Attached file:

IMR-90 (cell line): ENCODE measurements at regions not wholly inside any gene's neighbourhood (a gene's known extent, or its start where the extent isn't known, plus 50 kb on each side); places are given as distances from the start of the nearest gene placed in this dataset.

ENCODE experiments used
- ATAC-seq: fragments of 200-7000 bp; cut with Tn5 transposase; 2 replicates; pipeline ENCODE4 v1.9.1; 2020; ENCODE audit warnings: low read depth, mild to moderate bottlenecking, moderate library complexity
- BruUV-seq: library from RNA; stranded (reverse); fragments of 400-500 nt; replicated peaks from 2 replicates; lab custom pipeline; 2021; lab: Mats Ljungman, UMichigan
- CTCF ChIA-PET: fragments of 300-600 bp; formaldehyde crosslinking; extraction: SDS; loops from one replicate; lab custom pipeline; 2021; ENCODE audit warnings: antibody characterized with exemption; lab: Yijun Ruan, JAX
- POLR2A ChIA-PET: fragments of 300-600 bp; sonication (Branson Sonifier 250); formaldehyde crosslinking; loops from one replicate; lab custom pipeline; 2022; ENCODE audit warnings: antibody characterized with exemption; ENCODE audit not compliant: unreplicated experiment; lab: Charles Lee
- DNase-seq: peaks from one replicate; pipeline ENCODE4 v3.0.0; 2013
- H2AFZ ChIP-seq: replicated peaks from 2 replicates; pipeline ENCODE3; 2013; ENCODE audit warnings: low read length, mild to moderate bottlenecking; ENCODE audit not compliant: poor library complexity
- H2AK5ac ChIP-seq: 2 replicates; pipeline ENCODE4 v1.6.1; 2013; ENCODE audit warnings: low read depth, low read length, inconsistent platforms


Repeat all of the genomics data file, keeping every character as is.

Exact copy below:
IMR-90 (cell line): ENCODE measurements at regions not wholly inside any gene's neighbourhood (a gene's known extent, or its start where the extent isn't known, plus 50 kb on each side); places are given as distances from the start of the nearest gene placed in this dataset.

ENCODE experiments used
- ATAC-seq: fragments of 200-7000 bp; cut with Tn5 transposase; 2 replicates; pipeline ENCODE4 v1.9.1; 2020; ENCODE audit warnings: low read depth, mild to moderate bottlenecking, moderate library complexity
- BruUV-seq: library from RNA; stranded (reverse); fragments of 400-500 nt; replicated peaks from 2 replicates; lab custom pipeline; 2021; lab: Mats Ljungman, UMichigan
- CTCF ChIA-PET: fragments of 300-600 bp; formaldehyde crosslinking; extraction: SDS; loops from one replicate; lab custom pipeline; 2021; ENCODE audit warnings: antibody characterized with exemption; lab: Yijun Ruan, JAX
- POLR2A ChIA-PET: fragments of 300-600 bp; sonication (Branson Sonifier 250); formaldehyde crosslinking; loops from one replicate; lab custom pipeline; 2022; ENCODE audit warnings: antibody characterized with exemption; ENCODE audit not compliant: unreplicated experiment; lab: Charles Lee
- DNase-seq: peaks from one replicate; pipeline ENCODE4 v3.0.0; 2013
- H2AFZ ChIP-seq: replicated peaks from 2 replicates; pipeline ENCODE3; 2013; ENCODE audit warnings: low read length, mild to moderate bottlenecking; ENCODE audit not compliant: poor library complexity
- H2AK5ac ChIP-seq: 2 replicates; pipeline ENCODE4 v1.6.1; 2013; ENCODE audit warnings: low read depth, low read length, inconsistent platforms